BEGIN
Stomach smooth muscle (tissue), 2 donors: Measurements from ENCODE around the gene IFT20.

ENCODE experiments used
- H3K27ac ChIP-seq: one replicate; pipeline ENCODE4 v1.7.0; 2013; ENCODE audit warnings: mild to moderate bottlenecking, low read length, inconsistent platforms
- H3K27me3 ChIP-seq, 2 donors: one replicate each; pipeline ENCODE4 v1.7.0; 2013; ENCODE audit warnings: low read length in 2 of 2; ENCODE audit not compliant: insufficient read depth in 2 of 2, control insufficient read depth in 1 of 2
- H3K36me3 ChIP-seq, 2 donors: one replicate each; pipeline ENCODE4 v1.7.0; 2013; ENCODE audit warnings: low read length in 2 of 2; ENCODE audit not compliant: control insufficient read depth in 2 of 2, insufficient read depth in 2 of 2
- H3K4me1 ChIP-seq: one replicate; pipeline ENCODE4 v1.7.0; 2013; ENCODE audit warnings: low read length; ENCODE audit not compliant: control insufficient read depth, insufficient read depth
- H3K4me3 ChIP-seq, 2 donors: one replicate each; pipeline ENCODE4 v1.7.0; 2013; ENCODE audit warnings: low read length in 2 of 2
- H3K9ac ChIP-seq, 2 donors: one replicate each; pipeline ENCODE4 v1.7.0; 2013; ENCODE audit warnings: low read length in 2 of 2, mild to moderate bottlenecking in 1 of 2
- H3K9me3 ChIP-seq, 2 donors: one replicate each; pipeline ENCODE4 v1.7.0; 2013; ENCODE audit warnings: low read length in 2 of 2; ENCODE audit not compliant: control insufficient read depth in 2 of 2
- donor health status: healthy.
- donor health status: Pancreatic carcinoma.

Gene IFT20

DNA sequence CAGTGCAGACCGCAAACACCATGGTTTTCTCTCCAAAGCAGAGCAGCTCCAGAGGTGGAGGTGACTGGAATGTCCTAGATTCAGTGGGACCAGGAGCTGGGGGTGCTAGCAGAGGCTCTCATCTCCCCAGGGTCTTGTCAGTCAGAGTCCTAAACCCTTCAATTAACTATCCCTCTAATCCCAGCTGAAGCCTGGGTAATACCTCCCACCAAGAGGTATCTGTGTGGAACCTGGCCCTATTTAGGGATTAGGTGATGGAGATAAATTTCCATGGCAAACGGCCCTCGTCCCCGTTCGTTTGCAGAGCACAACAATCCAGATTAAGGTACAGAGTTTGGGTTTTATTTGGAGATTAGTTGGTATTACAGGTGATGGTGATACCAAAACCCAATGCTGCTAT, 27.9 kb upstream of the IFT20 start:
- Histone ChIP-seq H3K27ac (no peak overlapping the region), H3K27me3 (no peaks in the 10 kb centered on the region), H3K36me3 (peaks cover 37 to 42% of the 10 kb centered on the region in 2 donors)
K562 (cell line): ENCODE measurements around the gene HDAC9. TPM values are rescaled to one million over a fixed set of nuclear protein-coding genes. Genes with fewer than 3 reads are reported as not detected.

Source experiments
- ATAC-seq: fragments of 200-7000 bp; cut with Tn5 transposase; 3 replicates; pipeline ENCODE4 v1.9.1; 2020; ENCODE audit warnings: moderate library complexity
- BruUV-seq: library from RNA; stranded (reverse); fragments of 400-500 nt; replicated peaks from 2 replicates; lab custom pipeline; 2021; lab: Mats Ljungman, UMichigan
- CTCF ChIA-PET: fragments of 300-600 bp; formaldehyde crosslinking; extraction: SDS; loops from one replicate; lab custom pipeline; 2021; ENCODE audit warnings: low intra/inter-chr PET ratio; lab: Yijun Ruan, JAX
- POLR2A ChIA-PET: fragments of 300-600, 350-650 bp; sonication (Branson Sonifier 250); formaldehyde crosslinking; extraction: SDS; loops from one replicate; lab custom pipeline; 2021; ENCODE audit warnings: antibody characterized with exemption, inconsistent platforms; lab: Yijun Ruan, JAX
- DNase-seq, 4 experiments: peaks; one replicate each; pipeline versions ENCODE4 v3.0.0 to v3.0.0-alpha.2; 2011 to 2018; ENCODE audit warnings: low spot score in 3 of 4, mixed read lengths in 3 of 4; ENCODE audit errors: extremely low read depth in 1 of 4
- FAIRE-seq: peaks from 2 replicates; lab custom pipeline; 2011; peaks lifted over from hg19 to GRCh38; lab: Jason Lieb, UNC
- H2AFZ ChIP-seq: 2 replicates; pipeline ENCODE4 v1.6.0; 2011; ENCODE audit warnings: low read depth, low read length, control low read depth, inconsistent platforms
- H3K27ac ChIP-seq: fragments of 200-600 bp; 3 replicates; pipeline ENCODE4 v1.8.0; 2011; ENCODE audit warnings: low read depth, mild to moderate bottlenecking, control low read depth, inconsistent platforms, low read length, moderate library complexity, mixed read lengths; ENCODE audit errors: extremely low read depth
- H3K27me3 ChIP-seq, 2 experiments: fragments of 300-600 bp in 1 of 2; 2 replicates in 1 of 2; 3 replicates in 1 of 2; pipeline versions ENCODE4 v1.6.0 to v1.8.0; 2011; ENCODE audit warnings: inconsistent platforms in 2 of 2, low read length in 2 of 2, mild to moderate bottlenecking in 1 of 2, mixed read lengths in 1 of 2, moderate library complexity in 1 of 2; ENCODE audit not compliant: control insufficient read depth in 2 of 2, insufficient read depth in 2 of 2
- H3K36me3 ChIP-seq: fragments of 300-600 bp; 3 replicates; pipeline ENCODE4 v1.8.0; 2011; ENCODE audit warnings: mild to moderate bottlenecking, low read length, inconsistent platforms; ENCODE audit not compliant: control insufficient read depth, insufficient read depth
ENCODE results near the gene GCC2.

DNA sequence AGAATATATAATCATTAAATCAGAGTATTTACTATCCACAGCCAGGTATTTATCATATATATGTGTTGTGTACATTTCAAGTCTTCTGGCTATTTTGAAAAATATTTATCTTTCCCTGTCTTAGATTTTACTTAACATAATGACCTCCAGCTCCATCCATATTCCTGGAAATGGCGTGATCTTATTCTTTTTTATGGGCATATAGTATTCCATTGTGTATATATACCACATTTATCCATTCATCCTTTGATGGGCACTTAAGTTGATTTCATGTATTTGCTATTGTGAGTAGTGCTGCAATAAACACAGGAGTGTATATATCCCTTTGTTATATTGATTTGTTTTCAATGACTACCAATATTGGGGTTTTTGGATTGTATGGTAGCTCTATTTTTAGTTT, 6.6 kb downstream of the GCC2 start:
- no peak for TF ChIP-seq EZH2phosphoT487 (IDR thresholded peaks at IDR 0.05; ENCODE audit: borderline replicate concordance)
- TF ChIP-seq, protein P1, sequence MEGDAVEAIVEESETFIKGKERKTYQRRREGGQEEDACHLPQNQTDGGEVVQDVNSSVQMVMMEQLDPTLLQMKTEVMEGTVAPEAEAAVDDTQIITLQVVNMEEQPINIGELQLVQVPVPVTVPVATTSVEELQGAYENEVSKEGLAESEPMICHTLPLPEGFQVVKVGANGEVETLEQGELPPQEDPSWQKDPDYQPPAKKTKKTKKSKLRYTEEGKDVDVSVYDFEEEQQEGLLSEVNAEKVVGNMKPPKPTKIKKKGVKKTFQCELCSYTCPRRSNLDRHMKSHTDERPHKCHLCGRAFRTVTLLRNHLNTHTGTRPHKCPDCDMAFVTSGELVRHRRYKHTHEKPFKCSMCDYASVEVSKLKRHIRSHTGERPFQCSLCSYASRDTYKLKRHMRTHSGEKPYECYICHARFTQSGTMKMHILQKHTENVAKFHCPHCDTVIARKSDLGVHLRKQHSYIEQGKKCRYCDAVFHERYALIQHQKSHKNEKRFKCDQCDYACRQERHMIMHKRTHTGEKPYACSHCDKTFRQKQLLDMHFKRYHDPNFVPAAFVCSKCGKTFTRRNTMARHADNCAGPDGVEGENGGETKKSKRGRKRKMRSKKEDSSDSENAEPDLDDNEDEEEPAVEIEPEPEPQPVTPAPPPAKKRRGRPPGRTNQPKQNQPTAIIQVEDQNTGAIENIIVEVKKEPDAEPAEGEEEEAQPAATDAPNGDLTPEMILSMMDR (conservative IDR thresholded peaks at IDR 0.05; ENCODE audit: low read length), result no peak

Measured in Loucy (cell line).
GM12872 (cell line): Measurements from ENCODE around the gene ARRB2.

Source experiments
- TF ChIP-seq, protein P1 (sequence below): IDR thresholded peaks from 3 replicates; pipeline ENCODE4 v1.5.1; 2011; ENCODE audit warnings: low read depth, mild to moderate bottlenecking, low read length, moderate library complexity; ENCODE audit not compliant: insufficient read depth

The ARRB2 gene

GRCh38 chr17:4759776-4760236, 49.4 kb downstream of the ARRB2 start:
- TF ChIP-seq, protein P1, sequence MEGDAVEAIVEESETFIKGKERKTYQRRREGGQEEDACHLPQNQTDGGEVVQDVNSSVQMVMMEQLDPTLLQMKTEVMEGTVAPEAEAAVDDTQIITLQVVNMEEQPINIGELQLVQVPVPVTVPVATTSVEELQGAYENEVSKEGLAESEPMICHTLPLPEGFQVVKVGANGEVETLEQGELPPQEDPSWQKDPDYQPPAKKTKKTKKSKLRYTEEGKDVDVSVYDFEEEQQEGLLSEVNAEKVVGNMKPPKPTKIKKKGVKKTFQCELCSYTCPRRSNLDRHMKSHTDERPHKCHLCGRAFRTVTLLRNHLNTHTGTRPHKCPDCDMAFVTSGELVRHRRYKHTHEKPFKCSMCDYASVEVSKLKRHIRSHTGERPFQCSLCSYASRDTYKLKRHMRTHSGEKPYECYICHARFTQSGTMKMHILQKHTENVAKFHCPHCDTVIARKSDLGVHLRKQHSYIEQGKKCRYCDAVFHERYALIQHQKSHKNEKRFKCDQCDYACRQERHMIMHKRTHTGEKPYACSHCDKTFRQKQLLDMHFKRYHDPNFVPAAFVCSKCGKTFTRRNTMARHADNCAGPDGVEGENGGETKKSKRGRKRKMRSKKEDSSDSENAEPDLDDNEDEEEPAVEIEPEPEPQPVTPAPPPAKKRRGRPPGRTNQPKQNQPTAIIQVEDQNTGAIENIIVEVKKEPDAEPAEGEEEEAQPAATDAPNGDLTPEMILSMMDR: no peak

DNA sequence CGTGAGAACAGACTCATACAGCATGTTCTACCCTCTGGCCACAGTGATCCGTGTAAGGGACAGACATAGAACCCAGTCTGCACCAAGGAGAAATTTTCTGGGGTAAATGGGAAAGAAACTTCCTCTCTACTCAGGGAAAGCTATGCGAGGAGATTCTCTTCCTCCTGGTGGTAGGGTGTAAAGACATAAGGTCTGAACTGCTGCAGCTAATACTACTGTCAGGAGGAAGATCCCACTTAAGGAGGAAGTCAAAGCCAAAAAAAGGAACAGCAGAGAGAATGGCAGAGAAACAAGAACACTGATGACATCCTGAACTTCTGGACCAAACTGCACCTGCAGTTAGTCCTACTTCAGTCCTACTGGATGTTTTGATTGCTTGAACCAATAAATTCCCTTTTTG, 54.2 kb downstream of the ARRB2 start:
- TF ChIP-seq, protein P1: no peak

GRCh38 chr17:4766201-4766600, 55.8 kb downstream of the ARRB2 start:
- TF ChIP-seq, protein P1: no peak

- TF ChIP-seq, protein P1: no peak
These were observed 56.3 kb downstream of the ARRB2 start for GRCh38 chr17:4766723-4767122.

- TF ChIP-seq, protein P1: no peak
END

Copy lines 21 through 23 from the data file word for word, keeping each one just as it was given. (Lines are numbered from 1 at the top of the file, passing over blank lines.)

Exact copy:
- DNase-seq, 4 experiments: peaks; one replicate each; pipeline versions ENCODE4 v3.0.0 to v3.0.0-alpha.2; 2011 to 2018; ENCODE audit warnings: low spot score in 3 of 4, mixed read lengths in 3 of 4; ENCODE audit errors: extremely low read depth in 1 of 4
- FAIRE-seq: peaks from 2 replicates; lab custom pipeline; 2011; peaks lifted over from hg19 to GRCh38; lab: Jason Lieb, UNC
- H2AFZ ChIP-seq: 2 replicates; pipeline ENCODE4 v1.6.0; 2011; ENCODE audit warnings: low read depth, low read length, control low read depth, inconsistent platforms